Hirohito lived far from the bloody tragedy of the war his ministers oversaw, and far from the sufferings of the common people, his subjects, and for him to become human and socially harmless, and do what MacArthur wants, he has to renounce his supposedly godlike estate. That he eventually does: a fussy, gentle-looking, detached little man who -- as was often remarked at the time -- looks a bit like Charlie Chaplin. (So did Hitler, as we are still reminded by The Great Dictator.)
In Sokurov's 2002 masterpiece Russian Ark, he and his great cinematographer/Steadicam operator Tilman Buttner executed the greatest tracking shot in the history of movies: their film-long one-shot phantasmagorical tour through St. Petersburg's Hermitage Museum, and through Russia's history and culture. Here, in The Sun, which Sokurov shot himself, everything cinematic is simple, almost antique. The movie suggests a dimly colored curio rescued from the past, done discreetly, quietly, with an almost mystical calm, like a Japanese domestic drama of the '30s by Ozu, Naruse or Shimizu. While we watch a tyrant and a god falls -- but it's only a sad shy little mustached man, not even Charlie.
Spartacus (50th Anniversary Edition) (A)
U.S.; Stanley Kubrick & Anthony Mann (uncredited), 1960, Universal
Star-producer Kirk Douglas' mammoth adaptation from Howard Fast's novel of the Roman slave rebellion -- with Douglas at his fieriest and most untamable as gladiator-turned-rebel-leader Spartacus -- was one of two great leftist movie epics scripted in 1960 by longtime blacklisted screenwriter Dalton Trumbo; the other was Otto Preminger's excellent film of Leon Uris's birth-of-Israel saga, Exodus.
Spartacus is the one probably most remembered today, though, for its sweep, its spectacle, its passionate Alex North score, its stunning Russell Metty cinematography, for Trumbo's deliciously partisan portrayal of the battle between the heroic slaves and their degenerate aristocratic Roman masters (obviously partly an analogue for Hollywood's blacklisted leftists and the studio establishment) and for the all-star cast backing Douglas -- including Laurence Olivier as Spartacus' foe, the ruthless bisexual General Crassus, Charles Laughton as wily old Gracchus, Tony Curtis as Spartacus' devoted lieutenant Antonius, Jean Simmons as the slave girl/wife Varinia, John Gavin as young Julius Caesar, Woody Strode as Draba, the black gladiator whose death triggers the revolt, and Oscar-winner Peter Ustinov as Lentulus Baiatus, the smarmy, wheedling, ass-kissing head of the gladiator school.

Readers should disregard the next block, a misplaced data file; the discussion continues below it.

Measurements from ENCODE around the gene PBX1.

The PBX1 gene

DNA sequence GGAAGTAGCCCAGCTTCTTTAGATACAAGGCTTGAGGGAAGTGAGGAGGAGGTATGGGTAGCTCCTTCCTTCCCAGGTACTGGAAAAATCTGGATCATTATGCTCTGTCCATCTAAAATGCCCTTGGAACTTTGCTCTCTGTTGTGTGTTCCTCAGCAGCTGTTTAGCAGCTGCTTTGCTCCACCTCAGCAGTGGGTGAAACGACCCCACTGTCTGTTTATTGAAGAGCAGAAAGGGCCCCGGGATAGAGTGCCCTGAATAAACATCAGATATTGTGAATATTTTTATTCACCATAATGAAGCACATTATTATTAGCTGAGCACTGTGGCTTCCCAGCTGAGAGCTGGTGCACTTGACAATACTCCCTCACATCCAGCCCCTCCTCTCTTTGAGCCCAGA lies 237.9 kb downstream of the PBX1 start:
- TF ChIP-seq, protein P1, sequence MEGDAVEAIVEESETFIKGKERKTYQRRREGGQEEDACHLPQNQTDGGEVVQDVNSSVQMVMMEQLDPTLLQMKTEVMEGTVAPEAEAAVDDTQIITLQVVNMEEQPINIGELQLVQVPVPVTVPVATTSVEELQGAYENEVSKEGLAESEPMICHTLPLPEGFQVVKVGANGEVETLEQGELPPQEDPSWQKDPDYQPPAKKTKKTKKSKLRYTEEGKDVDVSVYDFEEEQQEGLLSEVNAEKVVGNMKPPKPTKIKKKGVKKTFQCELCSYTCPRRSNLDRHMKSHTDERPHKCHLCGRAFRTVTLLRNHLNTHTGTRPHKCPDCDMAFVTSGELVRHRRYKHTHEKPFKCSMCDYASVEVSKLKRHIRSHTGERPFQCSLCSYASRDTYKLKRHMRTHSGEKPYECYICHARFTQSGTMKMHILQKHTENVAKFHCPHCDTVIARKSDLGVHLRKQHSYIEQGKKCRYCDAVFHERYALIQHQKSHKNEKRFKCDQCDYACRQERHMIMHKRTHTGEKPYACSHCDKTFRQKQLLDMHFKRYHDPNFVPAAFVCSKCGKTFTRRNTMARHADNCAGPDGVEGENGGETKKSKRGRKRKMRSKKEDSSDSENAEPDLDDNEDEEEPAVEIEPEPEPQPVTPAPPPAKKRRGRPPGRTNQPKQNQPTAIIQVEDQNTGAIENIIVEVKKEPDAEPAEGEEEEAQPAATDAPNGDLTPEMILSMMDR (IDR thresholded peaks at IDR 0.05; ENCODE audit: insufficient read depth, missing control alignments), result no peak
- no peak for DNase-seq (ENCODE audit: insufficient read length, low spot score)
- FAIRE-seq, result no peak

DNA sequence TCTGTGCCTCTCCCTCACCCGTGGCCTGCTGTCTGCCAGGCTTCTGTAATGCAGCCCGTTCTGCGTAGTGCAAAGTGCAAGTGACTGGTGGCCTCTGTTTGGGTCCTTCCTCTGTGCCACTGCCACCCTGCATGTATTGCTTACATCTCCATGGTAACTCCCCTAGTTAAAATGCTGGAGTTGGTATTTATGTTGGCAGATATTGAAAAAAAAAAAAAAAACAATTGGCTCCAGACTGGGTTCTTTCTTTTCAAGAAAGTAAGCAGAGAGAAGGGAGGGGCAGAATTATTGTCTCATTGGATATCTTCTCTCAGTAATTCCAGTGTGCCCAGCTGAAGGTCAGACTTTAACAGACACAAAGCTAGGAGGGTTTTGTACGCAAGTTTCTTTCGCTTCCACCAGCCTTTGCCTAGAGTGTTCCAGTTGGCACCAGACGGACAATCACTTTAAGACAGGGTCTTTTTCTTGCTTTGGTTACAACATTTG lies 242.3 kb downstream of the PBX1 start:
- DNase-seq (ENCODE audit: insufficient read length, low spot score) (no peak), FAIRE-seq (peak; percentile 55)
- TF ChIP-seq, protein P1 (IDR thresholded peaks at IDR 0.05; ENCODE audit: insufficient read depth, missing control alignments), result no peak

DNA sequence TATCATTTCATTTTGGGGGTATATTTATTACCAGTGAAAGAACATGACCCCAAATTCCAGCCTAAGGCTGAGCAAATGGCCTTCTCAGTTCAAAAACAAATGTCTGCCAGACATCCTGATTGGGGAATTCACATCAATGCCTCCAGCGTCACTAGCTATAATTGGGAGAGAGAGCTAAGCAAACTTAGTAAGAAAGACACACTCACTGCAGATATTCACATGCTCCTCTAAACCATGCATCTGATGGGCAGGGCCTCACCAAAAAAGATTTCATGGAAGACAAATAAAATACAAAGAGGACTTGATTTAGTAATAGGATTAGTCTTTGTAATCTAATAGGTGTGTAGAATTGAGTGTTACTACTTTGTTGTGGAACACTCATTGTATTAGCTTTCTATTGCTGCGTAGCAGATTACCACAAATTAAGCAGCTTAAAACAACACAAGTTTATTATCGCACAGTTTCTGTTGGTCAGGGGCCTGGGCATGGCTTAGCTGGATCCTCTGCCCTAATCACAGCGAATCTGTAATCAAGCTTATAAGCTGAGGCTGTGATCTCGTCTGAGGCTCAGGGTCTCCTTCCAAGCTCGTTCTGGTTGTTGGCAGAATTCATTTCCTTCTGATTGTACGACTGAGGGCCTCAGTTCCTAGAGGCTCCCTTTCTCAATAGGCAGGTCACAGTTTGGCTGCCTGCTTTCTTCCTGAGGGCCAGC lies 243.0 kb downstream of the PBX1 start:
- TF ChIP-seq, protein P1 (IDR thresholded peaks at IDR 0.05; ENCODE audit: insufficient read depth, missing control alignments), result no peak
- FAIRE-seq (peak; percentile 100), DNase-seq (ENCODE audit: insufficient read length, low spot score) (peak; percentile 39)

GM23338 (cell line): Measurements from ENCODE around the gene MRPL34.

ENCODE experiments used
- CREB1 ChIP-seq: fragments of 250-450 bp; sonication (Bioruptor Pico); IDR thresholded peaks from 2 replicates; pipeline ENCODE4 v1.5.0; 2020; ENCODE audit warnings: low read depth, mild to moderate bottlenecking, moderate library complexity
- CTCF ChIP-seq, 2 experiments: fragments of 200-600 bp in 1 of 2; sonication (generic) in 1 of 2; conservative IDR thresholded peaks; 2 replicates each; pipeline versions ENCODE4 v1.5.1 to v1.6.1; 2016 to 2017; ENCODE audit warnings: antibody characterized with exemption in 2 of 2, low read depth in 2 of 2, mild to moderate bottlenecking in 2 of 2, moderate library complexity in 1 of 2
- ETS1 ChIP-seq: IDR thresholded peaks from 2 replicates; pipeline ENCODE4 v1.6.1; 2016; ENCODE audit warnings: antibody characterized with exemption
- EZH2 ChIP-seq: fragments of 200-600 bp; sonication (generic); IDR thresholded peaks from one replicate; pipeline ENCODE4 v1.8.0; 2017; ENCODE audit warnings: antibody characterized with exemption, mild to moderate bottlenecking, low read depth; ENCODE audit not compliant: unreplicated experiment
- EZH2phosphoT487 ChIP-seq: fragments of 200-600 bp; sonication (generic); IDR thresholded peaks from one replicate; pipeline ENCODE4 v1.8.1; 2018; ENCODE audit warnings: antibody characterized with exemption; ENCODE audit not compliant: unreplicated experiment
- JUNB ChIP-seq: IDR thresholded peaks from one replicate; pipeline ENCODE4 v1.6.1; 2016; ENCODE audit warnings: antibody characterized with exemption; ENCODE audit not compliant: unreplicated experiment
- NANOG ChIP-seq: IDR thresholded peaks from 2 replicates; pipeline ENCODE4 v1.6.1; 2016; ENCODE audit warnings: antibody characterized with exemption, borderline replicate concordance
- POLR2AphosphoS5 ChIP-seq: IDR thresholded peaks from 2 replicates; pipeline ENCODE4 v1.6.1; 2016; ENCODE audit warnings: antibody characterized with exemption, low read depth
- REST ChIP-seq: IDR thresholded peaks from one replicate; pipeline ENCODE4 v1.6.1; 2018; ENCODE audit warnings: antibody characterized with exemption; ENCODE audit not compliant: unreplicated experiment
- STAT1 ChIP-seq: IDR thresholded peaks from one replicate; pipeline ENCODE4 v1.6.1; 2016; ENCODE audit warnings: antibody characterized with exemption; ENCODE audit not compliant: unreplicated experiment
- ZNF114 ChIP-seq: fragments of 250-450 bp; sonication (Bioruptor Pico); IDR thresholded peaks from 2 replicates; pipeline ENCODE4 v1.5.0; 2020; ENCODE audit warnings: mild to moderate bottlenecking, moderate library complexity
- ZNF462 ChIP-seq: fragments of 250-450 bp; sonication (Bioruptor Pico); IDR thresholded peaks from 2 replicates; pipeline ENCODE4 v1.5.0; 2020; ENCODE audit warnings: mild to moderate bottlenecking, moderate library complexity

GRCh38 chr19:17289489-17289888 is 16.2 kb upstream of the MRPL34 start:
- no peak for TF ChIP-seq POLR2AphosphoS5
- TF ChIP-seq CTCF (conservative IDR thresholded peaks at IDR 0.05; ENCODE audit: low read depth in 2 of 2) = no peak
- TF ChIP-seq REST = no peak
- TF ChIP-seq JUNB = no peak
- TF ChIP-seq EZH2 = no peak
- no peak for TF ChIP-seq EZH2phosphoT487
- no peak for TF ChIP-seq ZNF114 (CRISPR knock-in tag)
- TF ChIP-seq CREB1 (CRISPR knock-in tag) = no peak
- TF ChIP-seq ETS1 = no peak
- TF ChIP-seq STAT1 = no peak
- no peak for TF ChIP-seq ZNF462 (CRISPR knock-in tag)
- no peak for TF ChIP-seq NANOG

And then, of course, there's the director, the young Stanley Kubrick, who had already worked with Douglas in the 1957 anti-war World War I classic, Paths of Glory and who replaced the original director Anthony Mann when Mann and executive producer Douglas butted heads. (Before he left, Western expert Mann shot much of Spartacus' memorable gladiator school sequence.) Dismissed by some critics as director Kubrick's least personal project, it's in fact become one of Kubrick's best-loved movies: a progressive historical-war saga par excellence, and the grandest of all Hollywood homoerotic sword-and-sandals epics -- made even more homoerotic by the addition in recent years of the initially deleted Olivier-Curtis bath sequence. It's also certainly a movie that fits in solidly with Kubrick's anti-establishment Hollywood filmography, and his frequent portrayals of perverse establishments and of doom-ridden protagonists battling destiny in inexorable traps.
2001: A Space Odyssey and Barry Lyndon may be more typically Kubrickian epics, but neither one has a moment that emotionally charges you up like the famous scene in Spartacus, when the vanquished slave army general Spartacus is asked by his Roman captors to reveal himself, and he's beaten to the punch by his soldiers, who leap to their feet and defiantly yell: "I am Spartacus." "I am Spartacus!" "I am Spartacus!" It's a moment of anti-informant passion that HUAC target Trumbo had to cherish. (Extras: deleted scenes; interviews with Ustinov and Simmons; newsreels and trailers.)
BOX SET PICK OF THE WEEK
The Barbara Stanwyck Collection (B)
U.S.; various directors, 1937-1956, Universal
On screen, Barbara Stanwyck could be an elegant lady, a tough professional or a swell broad. And, occasionally, as a hard-boiled villainess in uncompromising thrillers like the great Double Indemnity, she could be absolute hell on Earth. But you can always see, peeking though the glamorous or knowing exteriors, the true-blue qualities of honesty, earthiness, dependability and camaraderie that made the actress, known to her fellow players and to backstage workers as "Missy," one of the best-loved of all first-echelon Golden Age movie stars. (Frank Capra admitted to having a fierce, longtime crush on her.)